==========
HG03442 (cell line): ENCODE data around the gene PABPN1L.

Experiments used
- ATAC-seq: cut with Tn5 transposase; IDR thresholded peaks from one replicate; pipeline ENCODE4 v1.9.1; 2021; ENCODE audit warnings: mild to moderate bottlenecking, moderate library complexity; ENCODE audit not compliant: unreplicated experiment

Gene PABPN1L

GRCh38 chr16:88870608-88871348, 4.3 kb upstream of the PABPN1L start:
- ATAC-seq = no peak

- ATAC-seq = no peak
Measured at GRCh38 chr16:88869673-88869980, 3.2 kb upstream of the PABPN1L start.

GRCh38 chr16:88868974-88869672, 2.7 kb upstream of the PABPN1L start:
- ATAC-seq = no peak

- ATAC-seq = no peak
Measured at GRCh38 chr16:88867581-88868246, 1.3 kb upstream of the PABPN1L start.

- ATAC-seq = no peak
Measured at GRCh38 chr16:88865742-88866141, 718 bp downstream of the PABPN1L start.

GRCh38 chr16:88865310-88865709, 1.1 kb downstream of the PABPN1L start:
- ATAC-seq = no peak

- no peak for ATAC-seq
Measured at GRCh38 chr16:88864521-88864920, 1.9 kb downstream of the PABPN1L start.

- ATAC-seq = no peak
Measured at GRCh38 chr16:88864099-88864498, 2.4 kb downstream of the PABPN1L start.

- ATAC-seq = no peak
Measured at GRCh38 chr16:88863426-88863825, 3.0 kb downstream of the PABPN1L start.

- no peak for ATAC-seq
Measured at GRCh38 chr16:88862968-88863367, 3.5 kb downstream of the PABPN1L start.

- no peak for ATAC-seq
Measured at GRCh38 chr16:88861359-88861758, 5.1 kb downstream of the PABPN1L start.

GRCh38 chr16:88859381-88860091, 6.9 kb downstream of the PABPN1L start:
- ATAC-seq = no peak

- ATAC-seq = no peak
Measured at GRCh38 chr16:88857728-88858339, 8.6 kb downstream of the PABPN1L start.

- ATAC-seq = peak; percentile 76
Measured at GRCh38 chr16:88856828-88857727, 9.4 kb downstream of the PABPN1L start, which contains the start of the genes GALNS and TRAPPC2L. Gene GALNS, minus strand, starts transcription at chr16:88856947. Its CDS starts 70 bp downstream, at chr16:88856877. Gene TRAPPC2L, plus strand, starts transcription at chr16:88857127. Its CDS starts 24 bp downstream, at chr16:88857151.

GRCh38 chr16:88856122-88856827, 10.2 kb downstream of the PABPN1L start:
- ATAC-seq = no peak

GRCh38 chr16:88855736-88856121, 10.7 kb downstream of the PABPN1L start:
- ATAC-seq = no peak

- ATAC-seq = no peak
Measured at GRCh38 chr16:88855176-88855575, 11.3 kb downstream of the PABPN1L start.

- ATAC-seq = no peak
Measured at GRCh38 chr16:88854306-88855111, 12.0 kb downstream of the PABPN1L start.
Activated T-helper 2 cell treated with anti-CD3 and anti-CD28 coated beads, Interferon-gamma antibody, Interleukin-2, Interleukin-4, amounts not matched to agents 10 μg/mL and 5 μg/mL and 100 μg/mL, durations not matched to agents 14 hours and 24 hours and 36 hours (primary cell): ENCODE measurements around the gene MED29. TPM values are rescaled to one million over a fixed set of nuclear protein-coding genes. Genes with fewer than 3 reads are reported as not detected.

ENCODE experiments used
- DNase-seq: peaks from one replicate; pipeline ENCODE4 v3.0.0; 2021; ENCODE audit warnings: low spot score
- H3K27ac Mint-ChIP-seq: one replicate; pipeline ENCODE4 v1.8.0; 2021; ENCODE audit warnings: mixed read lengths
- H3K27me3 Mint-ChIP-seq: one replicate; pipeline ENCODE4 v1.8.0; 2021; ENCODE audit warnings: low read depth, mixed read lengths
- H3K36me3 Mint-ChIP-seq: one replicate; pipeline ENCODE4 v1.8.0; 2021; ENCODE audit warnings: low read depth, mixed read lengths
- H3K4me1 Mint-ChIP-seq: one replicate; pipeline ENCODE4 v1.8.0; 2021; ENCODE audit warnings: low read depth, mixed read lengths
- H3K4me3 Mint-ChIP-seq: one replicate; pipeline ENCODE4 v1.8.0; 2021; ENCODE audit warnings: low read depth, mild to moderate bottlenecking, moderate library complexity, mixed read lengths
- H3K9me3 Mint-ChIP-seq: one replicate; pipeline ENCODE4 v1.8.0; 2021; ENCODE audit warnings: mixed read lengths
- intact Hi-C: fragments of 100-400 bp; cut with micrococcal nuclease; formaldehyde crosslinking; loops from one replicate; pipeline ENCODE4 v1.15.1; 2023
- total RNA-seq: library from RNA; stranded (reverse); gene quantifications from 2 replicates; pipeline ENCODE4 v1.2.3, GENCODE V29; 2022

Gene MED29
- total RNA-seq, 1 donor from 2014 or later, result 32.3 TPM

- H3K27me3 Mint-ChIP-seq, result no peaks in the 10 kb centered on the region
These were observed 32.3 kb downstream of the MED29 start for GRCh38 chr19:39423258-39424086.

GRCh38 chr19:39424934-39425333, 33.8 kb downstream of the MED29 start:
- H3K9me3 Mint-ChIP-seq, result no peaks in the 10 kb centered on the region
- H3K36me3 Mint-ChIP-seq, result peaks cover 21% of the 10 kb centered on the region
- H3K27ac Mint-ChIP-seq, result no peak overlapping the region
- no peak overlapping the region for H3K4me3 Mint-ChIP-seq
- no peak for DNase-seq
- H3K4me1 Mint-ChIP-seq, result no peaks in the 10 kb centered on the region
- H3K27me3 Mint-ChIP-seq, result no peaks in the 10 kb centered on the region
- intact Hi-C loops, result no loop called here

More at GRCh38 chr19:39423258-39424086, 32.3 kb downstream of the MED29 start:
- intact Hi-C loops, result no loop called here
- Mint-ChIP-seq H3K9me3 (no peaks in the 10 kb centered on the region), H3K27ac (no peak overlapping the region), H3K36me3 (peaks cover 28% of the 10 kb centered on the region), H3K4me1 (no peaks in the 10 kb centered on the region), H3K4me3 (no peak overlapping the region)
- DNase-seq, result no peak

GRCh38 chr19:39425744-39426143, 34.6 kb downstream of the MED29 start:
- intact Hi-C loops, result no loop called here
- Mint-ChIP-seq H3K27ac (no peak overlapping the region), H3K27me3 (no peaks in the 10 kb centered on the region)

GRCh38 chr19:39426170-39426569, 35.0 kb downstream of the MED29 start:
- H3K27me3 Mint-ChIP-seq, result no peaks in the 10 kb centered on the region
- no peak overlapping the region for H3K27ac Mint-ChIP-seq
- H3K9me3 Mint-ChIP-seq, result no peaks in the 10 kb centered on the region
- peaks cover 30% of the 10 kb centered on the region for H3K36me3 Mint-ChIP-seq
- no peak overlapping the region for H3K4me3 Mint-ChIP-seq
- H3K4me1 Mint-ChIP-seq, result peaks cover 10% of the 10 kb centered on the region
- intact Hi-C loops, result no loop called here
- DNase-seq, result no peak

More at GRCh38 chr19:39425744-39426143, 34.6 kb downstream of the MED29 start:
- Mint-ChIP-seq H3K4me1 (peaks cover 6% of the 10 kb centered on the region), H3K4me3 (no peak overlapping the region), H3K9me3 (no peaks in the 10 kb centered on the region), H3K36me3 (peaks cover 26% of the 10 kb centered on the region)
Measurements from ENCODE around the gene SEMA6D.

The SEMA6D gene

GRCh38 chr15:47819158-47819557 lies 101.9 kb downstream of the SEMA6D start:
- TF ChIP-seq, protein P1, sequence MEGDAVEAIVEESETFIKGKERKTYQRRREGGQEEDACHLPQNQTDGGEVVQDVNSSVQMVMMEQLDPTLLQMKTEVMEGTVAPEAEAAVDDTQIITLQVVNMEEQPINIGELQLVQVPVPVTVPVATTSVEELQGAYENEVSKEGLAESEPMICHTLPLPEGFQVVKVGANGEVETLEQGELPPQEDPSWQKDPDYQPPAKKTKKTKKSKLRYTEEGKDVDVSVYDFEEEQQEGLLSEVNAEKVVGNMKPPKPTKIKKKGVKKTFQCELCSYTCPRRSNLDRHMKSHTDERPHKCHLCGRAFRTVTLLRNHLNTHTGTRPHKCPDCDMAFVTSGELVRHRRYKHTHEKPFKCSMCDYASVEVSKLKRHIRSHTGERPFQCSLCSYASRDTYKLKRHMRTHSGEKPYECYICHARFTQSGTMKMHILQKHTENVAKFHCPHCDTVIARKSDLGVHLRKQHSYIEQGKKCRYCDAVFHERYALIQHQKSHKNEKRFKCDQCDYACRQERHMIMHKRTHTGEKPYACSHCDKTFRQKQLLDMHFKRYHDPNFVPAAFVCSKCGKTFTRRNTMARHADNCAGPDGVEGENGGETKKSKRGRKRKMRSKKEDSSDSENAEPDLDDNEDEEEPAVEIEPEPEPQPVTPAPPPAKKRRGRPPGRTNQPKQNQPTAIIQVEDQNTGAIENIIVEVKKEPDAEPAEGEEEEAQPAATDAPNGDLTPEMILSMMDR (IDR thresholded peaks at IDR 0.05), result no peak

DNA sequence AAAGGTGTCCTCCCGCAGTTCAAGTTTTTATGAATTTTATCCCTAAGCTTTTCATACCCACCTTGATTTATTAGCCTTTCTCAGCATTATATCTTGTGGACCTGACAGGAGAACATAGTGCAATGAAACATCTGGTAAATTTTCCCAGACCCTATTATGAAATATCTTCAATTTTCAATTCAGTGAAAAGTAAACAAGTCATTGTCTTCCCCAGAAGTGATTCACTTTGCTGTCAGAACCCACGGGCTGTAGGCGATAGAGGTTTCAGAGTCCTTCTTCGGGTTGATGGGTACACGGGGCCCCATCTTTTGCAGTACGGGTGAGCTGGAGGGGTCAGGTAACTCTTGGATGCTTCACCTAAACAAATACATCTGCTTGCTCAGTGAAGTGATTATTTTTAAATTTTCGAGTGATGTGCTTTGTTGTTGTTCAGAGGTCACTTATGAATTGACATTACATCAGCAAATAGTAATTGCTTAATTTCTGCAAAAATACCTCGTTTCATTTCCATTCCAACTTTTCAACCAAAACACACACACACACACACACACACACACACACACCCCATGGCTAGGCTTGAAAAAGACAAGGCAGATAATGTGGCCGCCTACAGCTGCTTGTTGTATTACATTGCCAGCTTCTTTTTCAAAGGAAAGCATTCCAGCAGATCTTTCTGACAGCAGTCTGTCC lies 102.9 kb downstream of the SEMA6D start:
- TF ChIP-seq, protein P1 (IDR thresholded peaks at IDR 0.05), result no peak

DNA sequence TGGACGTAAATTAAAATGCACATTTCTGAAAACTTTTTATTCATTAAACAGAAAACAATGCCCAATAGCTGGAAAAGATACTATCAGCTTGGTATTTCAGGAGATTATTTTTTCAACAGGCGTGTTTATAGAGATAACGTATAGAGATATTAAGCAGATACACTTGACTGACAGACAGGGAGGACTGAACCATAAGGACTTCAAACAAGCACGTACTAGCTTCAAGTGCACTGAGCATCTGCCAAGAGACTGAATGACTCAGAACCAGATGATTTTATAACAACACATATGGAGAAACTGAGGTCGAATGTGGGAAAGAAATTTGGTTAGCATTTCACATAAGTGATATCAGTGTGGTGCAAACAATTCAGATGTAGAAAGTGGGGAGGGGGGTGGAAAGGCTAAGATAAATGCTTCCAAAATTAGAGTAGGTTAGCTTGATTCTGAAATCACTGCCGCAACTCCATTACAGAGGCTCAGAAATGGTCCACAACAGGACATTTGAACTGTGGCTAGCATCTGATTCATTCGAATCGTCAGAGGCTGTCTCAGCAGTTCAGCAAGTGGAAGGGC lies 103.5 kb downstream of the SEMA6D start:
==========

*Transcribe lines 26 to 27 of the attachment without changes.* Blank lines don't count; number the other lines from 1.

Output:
Measured at GRCh38 chr16:88861359-88861758, 5.1 kb downstream of the PABPN1L start.

GRCh38 chr16:88859381-88860091, 6.9 kb downstream of the PABPN1L start: